In 2005, researchers interviewed six injured workers about their experiences with the workers’ compensation system after sustaining a lost time claim. They found four recurring themes:
- possessing little knowledge or understanding of their recovery process
- lacking supported during the claims process
- unsatisfying return to work opportunities that result in a negative experience
- experiencing poor treatment from co-workers and supervisory staff
RTW Impression Management
What can we do to manage the RTW process, even when it doesn’t go as planned? It is important to understand why the return to work, well…didn’t work. Did the modified duty not fit the restrictions? Were the restrictions too liberal? Was the injured worker asked to do work outside of his or her restrictions? There are solutions to each of these challenges. Reduced hours, job rotation, or assistive devices are just a few examples, but any challenge can usually be met with open communication.
There are many delicate points in the RTW process. Setting reasonable expectations about how the process will likely go and how it can go wrong are part of an honest conversation that needs to transpire. Doctors and nurse case managers should be communicating realistic recovery expectations based on the injured workers’ unique situation. The details are what will help prevent recurrences of disability. Claim representatives should prepare employers and injured workers for potential setbacks. One of the biggest fears that injured workers have is that the insurance carrier, or their employer, is going to force them back to work before they are ready. Employers are reluctant to bring injured workers back because they think a re-injury is inevitable.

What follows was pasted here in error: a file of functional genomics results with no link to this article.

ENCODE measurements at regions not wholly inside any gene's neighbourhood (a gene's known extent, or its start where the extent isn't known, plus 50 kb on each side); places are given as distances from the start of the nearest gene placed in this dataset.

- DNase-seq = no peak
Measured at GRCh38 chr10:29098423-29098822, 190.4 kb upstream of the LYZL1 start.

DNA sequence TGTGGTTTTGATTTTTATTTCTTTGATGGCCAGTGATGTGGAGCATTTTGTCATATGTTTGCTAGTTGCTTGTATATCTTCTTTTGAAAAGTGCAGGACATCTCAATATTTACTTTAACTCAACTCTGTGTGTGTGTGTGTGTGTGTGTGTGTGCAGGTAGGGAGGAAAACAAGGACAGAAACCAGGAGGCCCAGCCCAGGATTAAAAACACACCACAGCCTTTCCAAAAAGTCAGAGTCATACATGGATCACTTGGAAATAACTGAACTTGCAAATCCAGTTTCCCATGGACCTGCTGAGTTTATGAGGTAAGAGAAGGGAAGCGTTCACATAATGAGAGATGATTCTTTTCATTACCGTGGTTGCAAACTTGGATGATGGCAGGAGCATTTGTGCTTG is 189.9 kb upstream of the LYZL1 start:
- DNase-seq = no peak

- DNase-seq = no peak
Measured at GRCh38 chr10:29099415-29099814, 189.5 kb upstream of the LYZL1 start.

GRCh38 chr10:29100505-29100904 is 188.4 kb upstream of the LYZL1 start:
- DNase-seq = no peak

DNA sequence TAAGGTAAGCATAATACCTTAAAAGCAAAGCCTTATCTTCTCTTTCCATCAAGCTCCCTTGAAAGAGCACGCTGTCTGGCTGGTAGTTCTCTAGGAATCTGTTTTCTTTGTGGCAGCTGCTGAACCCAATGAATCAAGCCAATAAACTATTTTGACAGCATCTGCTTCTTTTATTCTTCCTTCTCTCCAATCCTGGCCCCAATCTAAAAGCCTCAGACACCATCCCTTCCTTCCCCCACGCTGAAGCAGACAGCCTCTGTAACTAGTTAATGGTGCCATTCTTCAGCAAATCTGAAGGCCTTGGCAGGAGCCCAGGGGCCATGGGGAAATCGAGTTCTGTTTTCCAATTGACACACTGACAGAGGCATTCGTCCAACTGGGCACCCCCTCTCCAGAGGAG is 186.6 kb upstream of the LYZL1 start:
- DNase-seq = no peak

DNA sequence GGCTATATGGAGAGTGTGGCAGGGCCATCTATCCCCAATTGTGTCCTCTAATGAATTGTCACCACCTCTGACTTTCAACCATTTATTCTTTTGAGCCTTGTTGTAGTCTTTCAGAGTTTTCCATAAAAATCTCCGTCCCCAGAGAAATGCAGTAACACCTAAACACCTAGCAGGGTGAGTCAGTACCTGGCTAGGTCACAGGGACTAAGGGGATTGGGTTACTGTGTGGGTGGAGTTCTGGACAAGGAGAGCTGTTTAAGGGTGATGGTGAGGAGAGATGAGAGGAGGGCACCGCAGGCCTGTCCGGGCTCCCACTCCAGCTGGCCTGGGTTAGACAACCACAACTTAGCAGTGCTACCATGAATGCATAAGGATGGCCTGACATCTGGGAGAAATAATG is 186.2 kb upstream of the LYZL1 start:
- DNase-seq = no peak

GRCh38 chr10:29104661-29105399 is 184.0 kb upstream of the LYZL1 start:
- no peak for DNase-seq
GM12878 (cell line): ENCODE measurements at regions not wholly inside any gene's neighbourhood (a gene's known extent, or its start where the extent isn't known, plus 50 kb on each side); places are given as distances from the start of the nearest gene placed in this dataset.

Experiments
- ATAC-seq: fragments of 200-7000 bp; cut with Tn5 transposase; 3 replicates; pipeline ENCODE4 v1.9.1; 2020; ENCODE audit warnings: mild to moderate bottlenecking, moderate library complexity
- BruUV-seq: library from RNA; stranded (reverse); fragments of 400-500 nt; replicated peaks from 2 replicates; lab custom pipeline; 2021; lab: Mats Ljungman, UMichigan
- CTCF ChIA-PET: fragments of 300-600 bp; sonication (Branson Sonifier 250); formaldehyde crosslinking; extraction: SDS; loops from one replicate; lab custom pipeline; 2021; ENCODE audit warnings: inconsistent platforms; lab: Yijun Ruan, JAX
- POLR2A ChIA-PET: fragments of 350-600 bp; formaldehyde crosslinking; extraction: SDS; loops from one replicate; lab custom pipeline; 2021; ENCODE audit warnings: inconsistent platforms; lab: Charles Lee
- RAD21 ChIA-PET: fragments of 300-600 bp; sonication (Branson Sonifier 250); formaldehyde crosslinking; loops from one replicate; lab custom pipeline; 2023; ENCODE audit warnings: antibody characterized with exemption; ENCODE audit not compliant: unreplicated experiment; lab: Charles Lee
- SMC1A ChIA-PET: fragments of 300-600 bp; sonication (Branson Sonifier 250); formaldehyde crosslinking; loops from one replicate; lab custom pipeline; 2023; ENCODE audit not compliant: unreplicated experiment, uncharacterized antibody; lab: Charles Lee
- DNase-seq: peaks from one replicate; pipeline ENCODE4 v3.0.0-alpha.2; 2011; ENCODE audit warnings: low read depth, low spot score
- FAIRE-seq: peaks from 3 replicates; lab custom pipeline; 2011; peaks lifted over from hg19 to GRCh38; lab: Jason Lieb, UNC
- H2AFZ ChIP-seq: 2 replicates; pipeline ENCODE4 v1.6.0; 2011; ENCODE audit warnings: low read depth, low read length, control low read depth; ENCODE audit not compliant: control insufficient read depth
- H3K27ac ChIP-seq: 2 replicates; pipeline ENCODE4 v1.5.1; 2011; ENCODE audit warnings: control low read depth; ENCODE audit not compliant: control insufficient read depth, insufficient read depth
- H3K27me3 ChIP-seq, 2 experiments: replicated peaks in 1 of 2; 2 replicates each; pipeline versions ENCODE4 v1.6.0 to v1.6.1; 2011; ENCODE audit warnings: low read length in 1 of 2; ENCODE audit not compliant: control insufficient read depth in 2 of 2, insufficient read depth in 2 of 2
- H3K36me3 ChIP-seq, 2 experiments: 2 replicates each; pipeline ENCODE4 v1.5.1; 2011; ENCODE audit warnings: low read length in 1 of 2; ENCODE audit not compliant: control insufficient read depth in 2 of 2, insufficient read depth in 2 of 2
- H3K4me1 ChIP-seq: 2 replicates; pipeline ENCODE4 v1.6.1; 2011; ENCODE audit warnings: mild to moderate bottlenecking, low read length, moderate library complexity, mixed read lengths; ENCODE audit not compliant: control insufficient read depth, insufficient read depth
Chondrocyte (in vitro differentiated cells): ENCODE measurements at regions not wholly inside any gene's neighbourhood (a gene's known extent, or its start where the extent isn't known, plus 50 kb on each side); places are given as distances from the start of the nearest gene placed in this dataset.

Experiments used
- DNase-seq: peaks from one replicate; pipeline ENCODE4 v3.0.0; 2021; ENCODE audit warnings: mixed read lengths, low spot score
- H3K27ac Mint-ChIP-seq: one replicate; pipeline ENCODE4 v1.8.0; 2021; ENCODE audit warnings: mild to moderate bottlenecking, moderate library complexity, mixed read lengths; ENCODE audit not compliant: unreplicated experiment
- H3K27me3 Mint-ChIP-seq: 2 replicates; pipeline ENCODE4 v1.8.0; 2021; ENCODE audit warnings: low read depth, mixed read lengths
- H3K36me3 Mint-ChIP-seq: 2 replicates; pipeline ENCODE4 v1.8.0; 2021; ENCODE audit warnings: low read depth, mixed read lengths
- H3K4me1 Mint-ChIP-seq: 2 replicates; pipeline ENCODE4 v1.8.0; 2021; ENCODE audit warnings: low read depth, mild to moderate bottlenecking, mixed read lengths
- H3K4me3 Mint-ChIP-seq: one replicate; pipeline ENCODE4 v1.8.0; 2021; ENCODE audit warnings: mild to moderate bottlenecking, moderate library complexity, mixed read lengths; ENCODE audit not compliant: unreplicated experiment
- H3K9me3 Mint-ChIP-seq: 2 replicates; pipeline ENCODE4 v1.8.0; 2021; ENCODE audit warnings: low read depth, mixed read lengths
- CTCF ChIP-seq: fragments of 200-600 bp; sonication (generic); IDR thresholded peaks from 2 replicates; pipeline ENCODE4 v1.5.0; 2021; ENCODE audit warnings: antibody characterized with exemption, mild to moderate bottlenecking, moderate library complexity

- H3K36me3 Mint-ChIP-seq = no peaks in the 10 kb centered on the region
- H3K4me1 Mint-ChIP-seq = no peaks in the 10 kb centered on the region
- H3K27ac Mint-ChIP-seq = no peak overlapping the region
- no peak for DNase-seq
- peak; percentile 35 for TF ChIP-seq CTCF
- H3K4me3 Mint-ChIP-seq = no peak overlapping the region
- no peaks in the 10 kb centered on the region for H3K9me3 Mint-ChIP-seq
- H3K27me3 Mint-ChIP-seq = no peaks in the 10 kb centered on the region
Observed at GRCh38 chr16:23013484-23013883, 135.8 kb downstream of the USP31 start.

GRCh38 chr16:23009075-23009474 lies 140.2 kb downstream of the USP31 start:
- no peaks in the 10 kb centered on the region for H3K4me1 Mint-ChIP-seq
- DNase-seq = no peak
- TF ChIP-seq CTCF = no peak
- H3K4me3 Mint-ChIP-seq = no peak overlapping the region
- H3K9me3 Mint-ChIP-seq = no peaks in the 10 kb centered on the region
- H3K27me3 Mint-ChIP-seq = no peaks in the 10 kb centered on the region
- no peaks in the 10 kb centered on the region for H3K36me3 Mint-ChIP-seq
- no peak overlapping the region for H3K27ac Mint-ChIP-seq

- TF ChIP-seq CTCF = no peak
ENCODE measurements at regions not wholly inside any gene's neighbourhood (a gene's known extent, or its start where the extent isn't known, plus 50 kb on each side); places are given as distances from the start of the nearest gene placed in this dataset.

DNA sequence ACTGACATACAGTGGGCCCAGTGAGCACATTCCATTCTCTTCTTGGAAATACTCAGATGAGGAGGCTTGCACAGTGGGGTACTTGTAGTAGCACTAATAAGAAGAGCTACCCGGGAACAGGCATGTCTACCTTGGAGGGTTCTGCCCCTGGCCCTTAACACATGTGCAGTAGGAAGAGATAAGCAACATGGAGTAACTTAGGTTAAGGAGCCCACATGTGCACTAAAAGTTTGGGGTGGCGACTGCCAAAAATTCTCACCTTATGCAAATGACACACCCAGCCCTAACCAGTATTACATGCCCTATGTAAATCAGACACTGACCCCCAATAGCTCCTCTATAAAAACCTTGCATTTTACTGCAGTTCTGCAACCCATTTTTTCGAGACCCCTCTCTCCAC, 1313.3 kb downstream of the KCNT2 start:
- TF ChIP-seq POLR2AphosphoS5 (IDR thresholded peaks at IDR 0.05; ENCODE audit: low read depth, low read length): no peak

Returning an injured worker to modified duty isn’t always going to happen in a straight line. Just like a drawing done by a two year old, it’s not always going to be pretty, but we should take the time to appreciate the effort and respect the process. Sure, it might not look like a the ceiling of the Sistine Chapel, and a job offer letter may never be referred to as art, but anyone who has managed a return to work challenge will likely tell you it is an art that requires skill, practice and persistence. If at first you don’t succeed, try, try, and try again…
About Sarah Tayts
Sarah Tayts is the Return to Wellness Specialist for Eastern Alliance Insurance Group (EAIG) and oversees the company’s ecovery® program. As a RTW Specialist, Sarah works directly with EAIG clients, team members and agency partners to find effective and productive modified duty solutions. She also maintains the ecovery® blog, conducts webinars and uses other social media outlets to educate stakeholders on RTW best practices and benefits of RTW programs.
She graduated from Millersville University in Millersville, Pennsylvania with a Bachelor of Arts degree in Psychology and from the Chicago School of Professional Psychology with a Master of Arts degree in Industrial/Organizational Psychology with a concentration in Organizational Effectiveness. She has also earned the Associate in Claims and the Associate in Risk Management designations.
About Eastern Alliance Insurance Group
Founded in 1997, Eastern Alliance Insurance Group (EAIG) is a specialty underwriter of workers’ compensation products and services for businesses and organizations in the Mid-Atlantic, Southeast, Midwest and Gulf South regions of the United States. EAIG’s ecovery® is an exclusive program that helps return injured workers to wellness and productivity by using work as a therapeutic tool. EAIG has offices in Lancaster and Wexford, Pennsylvania; Charlotte, North Carolina; Carmel, Indiana; Franklin, Tennessee; Richmond, Virginia; and, Madison, Mississippi. EAIG’s Web address is www.eains.com.